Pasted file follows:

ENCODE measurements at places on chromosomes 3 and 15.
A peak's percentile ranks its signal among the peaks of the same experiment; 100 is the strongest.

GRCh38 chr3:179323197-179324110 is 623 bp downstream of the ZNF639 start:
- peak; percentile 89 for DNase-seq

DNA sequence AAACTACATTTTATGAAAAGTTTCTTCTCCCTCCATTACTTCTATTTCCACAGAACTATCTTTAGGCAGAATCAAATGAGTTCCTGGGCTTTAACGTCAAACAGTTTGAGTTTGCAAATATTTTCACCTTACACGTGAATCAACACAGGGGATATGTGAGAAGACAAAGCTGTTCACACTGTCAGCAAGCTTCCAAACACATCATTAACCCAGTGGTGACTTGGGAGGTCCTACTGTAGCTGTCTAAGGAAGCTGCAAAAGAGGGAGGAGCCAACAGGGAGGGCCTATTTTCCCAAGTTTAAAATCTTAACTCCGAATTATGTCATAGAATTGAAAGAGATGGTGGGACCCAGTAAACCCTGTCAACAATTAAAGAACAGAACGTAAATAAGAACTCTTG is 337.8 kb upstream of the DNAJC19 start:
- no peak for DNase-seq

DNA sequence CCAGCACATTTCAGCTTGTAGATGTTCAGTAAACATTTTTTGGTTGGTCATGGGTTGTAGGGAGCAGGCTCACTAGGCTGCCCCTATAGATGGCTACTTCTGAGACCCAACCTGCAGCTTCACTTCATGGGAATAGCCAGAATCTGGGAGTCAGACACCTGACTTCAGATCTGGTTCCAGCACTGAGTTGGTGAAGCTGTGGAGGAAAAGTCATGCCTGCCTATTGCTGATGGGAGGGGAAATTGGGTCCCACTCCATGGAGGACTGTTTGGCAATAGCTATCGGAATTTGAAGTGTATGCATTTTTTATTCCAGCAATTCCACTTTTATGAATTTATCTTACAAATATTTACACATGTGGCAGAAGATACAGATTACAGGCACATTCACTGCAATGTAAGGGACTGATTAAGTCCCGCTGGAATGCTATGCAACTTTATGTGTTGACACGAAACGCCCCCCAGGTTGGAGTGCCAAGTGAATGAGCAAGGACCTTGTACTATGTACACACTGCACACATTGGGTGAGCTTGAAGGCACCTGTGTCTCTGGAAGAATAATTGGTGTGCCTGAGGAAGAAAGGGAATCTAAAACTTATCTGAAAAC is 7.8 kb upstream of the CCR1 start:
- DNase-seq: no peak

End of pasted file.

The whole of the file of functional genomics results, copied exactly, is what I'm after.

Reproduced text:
ENCODE measurements at places on chromosomes 3 and 15.
A peak's percentile ranks its signal among the peaks of the same experiment; 100 is the strongest.

GRCh38 chr3:179323197-179324110 is 623 bp downstream of the ZNF639 start:
- peak; percentile 89 for DNase-seq

DNA sequence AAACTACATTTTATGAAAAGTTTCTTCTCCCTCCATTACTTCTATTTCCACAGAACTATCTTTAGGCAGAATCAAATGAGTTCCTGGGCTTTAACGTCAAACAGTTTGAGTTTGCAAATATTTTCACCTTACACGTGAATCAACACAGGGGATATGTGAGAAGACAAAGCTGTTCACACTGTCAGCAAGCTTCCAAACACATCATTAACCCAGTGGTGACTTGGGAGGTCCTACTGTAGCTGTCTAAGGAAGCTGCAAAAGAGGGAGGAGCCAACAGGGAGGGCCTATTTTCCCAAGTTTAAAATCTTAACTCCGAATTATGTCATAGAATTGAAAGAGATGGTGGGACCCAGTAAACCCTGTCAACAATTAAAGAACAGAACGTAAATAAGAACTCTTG is 337.8 kb upstream of the DNAJC19 start:
- no peak for DNase-seq

DNA sequence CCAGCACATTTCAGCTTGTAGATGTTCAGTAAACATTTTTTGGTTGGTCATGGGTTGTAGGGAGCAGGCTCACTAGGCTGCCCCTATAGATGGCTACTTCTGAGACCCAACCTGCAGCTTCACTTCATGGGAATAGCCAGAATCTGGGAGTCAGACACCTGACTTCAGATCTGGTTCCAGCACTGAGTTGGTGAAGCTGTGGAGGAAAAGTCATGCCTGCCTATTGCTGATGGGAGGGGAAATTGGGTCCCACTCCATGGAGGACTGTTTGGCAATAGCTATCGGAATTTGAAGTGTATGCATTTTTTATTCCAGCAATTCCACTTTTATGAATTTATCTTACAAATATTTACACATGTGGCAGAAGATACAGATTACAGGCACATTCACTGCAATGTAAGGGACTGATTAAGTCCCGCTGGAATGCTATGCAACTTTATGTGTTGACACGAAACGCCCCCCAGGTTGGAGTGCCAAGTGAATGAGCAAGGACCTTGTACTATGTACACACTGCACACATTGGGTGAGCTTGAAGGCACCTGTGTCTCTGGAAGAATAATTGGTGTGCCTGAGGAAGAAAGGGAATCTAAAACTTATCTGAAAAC is 7.8 kb upstream of the CCR1 start:
- DNase-seq: no peak